I am also a big fan of a “No Artificial Light Weekend.” A reset of the circadian rhythms can take place camping…or in your own home!
Take a weekend and do not turn on any lights, turn off the Wi-Fi and “lose” your cell phone for a weekend. If you can’t part with your cell phone, turn on the night filter that most cell phones have now. There are also apps that will apply a filter to block blue light emissions. Go to bed by candlelight, have dinner by candlelight, read by candlelight, and have a good night’s sleep.
2. No LED Lights at Night
The Earth’s sun gives off about 25 percent blue light, while LED light bulbs, computer screens, cell phones, and televisions give off blue light levels at about 35 percent.
Research shows that it is the blue light, in particular, that blocks the melatonin levels first thing in the morning which normally would help you wake up and start your day. Blocking melatonin at night, by watching TV or checking your emails on your phone, will compromise the full production of melatonin while you sleep.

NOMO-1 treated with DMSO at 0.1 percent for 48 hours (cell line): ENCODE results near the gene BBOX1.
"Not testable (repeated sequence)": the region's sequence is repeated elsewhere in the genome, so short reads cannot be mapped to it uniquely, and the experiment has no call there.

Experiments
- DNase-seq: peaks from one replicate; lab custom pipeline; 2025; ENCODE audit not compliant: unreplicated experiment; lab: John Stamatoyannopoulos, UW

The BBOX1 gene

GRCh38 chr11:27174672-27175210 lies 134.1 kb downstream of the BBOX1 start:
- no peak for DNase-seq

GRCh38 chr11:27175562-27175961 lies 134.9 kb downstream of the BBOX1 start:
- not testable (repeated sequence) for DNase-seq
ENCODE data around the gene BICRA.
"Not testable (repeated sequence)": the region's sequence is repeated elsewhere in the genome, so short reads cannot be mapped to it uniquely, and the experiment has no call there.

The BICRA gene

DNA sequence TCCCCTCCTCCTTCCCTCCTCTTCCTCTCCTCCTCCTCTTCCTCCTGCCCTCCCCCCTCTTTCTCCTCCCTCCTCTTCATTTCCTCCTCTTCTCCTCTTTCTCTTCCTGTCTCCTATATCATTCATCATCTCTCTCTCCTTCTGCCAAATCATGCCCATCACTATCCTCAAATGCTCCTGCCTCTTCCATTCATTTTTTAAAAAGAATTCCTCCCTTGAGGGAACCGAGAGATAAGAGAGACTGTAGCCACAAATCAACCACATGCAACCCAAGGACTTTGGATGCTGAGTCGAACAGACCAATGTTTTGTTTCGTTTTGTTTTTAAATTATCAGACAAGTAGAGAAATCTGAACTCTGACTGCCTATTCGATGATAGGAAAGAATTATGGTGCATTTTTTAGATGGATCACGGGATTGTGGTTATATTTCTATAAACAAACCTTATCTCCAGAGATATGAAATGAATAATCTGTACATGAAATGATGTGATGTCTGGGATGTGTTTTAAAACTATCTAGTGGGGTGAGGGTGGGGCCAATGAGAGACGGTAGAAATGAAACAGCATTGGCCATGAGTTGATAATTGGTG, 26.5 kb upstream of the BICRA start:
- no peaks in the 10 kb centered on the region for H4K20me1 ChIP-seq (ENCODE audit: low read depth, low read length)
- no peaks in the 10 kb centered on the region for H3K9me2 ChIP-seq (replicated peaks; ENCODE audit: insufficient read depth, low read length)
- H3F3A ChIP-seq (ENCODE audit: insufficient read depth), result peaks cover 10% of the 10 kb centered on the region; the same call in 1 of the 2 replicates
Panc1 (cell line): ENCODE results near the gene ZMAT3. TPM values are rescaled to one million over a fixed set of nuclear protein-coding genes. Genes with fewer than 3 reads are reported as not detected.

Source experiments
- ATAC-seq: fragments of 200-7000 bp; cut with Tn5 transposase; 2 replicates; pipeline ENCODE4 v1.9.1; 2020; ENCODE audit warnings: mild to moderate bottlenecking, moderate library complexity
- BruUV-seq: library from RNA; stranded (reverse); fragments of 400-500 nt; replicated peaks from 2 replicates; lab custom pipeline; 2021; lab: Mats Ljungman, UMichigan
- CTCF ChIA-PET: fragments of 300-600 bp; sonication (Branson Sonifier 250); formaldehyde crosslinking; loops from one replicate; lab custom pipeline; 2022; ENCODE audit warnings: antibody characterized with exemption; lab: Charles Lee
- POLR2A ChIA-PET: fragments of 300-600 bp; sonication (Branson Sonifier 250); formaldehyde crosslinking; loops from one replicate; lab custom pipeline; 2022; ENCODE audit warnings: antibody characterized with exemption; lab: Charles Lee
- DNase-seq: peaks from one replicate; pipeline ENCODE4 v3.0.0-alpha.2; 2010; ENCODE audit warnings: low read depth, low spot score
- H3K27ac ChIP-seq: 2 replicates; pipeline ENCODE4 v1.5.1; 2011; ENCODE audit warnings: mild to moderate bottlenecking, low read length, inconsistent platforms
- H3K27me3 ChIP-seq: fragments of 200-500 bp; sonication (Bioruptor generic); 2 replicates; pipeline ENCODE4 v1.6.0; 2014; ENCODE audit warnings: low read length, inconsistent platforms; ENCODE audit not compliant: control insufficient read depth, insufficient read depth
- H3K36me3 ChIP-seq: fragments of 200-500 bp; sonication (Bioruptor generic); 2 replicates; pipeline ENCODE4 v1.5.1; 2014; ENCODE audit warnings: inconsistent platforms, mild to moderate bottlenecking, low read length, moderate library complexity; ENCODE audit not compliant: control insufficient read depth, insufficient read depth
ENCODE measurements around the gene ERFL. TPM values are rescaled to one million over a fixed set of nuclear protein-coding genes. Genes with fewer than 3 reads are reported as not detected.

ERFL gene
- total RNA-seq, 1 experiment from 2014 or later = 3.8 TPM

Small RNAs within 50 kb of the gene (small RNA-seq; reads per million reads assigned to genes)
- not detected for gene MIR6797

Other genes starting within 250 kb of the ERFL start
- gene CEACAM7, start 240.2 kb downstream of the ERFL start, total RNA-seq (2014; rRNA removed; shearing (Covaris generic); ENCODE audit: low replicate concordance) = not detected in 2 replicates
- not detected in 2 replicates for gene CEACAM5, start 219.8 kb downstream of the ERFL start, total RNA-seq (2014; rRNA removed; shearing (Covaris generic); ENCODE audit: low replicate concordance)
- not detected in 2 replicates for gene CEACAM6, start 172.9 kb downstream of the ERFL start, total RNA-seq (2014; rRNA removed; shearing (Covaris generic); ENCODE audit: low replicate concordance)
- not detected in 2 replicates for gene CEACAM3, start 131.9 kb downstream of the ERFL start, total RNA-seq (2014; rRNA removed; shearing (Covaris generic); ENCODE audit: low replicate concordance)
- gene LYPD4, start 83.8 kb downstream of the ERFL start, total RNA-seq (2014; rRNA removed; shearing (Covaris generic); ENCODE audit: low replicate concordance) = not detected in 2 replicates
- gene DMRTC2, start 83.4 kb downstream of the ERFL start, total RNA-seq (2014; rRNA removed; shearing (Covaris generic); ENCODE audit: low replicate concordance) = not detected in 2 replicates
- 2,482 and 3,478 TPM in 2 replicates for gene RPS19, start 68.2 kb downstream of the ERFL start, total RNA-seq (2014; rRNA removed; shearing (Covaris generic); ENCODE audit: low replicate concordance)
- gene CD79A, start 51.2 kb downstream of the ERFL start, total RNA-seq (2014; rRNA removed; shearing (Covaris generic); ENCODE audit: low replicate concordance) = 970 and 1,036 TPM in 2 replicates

This doesn’t just affect the depth of your sleep. Melatonin’s real job is to detoxify you, rebuild you, and rejuvenate you during the wee hours of the night.
We may only need a small amount of melatonin to get us to sleep and keep us asleep, but hindering the full production of melatonin may not show its harmful effects for years to come. This is just one of the reasons why I encourage testing your melatonin levels now before it’s too late.
3. Soak Up the Sun (in Moderation!)